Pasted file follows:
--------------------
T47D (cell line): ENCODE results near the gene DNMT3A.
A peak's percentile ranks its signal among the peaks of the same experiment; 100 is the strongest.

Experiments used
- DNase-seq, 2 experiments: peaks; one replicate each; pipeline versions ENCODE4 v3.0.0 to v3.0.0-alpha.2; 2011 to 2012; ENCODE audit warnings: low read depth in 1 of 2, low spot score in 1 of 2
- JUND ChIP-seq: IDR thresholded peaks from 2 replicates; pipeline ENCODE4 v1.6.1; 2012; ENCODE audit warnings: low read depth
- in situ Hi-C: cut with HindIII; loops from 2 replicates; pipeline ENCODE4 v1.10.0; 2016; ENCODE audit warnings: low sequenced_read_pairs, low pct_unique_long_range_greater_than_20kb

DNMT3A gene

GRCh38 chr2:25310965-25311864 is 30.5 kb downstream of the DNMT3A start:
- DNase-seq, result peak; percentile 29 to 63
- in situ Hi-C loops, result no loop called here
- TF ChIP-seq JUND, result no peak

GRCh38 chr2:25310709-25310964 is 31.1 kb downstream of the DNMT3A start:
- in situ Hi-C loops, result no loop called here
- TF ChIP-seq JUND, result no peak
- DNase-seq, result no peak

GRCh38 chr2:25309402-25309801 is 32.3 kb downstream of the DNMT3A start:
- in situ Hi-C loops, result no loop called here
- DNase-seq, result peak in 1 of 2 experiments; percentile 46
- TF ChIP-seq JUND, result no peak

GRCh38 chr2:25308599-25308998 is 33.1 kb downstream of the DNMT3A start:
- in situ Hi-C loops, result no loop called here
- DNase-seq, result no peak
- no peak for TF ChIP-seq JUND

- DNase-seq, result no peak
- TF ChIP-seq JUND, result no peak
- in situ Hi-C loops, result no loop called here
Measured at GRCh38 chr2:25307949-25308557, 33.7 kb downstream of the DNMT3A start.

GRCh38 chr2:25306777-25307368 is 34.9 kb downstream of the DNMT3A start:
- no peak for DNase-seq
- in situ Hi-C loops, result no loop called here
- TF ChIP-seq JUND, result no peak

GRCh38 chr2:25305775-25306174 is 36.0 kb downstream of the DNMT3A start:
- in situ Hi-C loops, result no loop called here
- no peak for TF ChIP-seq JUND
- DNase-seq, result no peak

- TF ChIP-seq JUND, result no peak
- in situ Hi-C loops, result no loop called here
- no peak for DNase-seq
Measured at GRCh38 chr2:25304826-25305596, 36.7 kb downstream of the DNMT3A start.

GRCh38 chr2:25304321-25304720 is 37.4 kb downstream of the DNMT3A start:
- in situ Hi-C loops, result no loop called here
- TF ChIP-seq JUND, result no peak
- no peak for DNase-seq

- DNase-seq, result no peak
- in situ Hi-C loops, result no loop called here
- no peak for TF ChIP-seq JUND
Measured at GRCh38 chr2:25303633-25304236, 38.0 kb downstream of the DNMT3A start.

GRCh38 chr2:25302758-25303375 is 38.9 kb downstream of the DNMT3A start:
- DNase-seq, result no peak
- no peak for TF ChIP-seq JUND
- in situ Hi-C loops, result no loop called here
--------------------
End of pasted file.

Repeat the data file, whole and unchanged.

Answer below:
T47D (cell line): ENCODE results near the gene DNMT3A.
A peak's percentile ranks its signal among the peaks of the same experiment; 100 is the strongest.

Experiments used
- DNase-seq, 2 experiments: peaks; one replicate each; pipeline versions ENCODE4 v3.0.0 to v3.0.0-alpha.2; 2011 to 2012; ENCODE audit warnings: low read depth in 1 of 2, low spot score in 1 of 2
- JUND ChIP-seq: IDR thresholded peaks from 2 replicates; pipeline ENCODE4 v1.6.1; 2012; ENCODE audit warnings: low read depth
- in situ Hi-C: cut with HindIII; loops from 2 replicates; pipeline ENCODE4 v1.10.0; 2016; ENCODE audit warnings: low sequenced_read_pairs, low pct_unique_long_range_greater_than_20kb

DNMT3A gene

GRCh38 chr2:25310965-25311864 is 30.5 kb downstream of the DNMT3A start:
- DNase-seq, result peak; percentile 29 to 63
- in situ Hi-C loops, result no loop called here
- TF ChIP-seq JUND, result no peak

GRCh38 chr2:25310709-25310964 is 31.1 kb downstream of the DNMT3A start:
- in situ Hi-C loops, result no loop called here
- TF ChIP-seq JUND, result no peak
- DNase-seq, result no peak

GRCh38 chr2:25309402-25309801 is 32.3 kb downstream of the DNMT3A start:
- in situ Hi-C loops, result no loop called here
- DNase-seq, result peak in 1 of 2 experiments; percentile 46
- TF ChIP-seq JUND, result no peak

GRCh38 chr2:25308599-25308998 is 33.1 kb downstream of the DNMT3A start:
- in situ Hi-C loops, result no loop called here
- DNase-seq, result no peak
- no peak for TF ChIP-seq JUND

- DNase-seq, result no peak
- TF ChIP-seq JUND, result no peak
- in situ Hi-C loops, result no loop called here
Measured at GRCh38 chr2:25307949-25308557, 33.7 kb downstream of the DNMT3A start.

GRCh38 chr2:25306777-25307368 is 34.9 kb downstream of the DNMT3A start:
- no peak for DNase-seq
- in situ Hi-C loops, result no loop called here
- TF ChIP-seq JUND, result no peak

GRCh38 chr2:25305775-25306174 is 36.0 kb downstream of the DNMT3A start:
- in situ Hi-C loops, result no loop called here
- no peak for TF ChIP-seq JUND
- DNase-seq, result no peak

- TF ChIP-seq JUND, result no peak
- in situ Hi-C loops, result no loop called here
- no peak for DNase-seq
Measured at GRCh38 chr2:25304826-25305596, 36.7 kb downstream of the DNMT3A start.

GRCh38 chr2:25304321-25304720 is 37.4 kb downstream of the DNMT3A start:
- in situ Hi-C loops, result no loop called here
- TF ChIP-seq JUND, result no peak
- no peak for DNase-seq

- DNase-seq, result no peak
- in situ Hi-C loops, result no loop called here
- no peak for TF ChIP-seq JUND
Measured at GRCh38 chr2:25303633-25304236, 38.0 kb downstream of the DNMT3A start.

GRCh38 chr2:25302758-25303375 is 38.9 kb downstream of the DNMT3A start:
- DNase-seq, result no peak
- no peak for TF ChIP-seq JUND
- in situ Hi-C loops, result no loop called here